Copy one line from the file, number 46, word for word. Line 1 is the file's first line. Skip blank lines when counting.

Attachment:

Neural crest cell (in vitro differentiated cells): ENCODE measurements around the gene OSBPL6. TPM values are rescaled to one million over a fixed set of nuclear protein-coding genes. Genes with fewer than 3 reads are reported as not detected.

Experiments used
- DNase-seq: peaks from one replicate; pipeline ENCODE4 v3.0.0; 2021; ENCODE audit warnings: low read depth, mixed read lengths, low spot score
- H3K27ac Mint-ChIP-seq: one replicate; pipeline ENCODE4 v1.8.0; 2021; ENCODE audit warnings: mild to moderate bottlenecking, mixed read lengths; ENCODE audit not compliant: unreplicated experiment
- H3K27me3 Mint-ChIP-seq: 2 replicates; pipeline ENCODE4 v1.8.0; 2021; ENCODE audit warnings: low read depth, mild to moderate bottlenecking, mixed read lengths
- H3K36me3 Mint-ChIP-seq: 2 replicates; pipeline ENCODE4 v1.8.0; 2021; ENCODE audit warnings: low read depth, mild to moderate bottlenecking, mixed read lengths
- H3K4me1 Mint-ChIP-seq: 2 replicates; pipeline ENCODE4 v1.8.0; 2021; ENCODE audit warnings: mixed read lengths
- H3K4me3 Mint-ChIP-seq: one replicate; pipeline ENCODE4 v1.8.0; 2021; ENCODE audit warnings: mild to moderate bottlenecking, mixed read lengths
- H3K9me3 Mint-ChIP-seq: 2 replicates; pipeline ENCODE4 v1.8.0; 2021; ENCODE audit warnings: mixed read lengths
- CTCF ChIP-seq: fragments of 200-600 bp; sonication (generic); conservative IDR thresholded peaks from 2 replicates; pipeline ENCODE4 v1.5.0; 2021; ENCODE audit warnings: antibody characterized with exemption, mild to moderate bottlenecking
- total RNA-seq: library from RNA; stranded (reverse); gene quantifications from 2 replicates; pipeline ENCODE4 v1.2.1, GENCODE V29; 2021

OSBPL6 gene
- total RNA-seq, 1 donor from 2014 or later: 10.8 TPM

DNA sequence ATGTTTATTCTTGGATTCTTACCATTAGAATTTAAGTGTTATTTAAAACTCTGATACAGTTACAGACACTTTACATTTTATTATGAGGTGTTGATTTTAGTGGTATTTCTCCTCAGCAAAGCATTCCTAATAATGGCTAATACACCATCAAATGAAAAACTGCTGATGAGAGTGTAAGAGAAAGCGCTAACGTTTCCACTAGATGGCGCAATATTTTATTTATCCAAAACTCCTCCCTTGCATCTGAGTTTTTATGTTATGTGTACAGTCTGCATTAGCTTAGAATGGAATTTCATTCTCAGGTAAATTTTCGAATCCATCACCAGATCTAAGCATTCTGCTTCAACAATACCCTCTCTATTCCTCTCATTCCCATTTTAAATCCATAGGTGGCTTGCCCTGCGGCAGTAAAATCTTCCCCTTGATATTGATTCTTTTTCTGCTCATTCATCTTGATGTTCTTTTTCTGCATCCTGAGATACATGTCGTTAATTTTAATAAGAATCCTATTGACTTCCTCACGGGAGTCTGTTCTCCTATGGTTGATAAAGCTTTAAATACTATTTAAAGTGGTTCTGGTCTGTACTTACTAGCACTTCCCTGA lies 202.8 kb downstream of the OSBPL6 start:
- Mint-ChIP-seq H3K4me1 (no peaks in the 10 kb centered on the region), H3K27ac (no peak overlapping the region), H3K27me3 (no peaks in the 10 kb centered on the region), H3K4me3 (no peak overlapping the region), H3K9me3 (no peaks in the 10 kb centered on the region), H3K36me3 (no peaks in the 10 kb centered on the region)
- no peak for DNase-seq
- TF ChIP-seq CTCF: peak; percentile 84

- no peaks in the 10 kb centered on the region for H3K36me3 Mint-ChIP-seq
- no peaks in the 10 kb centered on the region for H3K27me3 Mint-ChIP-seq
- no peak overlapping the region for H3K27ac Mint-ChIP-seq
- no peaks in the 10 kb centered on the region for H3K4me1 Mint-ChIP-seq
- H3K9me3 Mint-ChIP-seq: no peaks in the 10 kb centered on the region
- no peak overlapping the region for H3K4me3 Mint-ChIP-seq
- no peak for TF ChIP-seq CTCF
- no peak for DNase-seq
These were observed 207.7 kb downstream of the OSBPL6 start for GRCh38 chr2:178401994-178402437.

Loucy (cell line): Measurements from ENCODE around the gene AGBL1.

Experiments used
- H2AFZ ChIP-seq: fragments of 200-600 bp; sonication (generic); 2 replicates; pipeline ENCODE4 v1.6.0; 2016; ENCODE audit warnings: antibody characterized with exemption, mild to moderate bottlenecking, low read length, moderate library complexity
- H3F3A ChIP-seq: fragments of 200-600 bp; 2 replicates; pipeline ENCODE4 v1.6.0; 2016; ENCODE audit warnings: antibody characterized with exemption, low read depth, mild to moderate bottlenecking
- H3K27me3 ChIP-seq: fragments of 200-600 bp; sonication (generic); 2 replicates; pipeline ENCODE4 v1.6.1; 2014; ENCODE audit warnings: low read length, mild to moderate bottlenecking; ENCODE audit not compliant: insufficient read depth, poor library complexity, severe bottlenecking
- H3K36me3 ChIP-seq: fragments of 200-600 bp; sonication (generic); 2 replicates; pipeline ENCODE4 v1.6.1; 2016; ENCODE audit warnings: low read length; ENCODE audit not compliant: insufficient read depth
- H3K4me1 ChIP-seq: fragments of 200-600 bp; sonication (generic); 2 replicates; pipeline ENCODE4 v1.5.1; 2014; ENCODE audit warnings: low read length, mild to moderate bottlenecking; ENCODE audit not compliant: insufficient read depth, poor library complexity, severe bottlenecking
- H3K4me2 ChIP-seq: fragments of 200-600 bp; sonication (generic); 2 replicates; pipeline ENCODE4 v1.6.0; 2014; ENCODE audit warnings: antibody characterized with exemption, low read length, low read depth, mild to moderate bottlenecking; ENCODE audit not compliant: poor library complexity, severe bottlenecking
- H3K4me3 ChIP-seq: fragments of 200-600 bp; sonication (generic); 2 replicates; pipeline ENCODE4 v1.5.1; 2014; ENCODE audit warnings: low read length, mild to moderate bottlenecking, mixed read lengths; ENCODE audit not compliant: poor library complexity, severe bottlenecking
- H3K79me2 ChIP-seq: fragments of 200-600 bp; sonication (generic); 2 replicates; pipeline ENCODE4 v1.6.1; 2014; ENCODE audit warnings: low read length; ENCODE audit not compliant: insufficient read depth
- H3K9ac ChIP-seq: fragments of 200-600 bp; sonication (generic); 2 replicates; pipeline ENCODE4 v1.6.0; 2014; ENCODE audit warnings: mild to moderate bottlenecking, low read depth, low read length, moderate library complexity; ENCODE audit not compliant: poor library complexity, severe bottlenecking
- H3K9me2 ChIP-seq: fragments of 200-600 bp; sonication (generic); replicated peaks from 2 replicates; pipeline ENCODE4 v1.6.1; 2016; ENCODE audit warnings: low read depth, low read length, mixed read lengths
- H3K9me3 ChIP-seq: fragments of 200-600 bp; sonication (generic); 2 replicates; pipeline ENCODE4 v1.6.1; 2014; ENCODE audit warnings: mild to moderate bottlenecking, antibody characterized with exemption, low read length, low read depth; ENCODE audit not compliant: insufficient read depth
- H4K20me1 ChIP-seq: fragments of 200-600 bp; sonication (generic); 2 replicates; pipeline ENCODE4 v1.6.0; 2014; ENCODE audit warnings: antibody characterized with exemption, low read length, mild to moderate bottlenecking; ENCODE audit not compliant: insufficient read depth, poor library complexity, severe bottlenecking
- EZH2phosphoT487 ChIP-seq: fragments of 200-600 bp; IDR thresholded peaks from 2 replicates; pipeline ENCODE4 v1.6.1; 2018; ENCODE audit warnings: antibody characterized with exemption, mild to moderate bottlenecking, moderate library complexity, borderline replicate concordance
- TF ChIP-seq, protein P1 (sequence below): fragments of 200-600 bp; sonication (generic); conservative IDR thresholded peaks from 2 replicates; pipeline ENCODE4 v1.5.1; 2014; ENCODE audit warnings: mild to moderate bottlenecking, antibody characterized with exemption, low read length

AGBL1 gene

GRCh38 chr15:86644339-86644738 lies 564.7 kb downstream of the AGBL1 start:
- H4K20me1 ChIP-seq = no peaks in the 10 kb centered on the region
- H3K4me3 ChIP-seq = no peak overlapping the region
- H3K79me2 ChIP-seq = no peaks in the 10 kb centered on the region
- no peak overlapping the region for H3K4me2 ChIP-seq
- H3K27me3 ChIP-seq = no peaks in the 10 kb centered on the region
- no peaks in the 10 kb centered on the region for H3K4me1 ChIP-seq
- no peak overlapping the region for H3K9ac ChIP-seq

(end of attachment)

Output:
- H3K4me3 ChIP-seq = no peak overlapping the region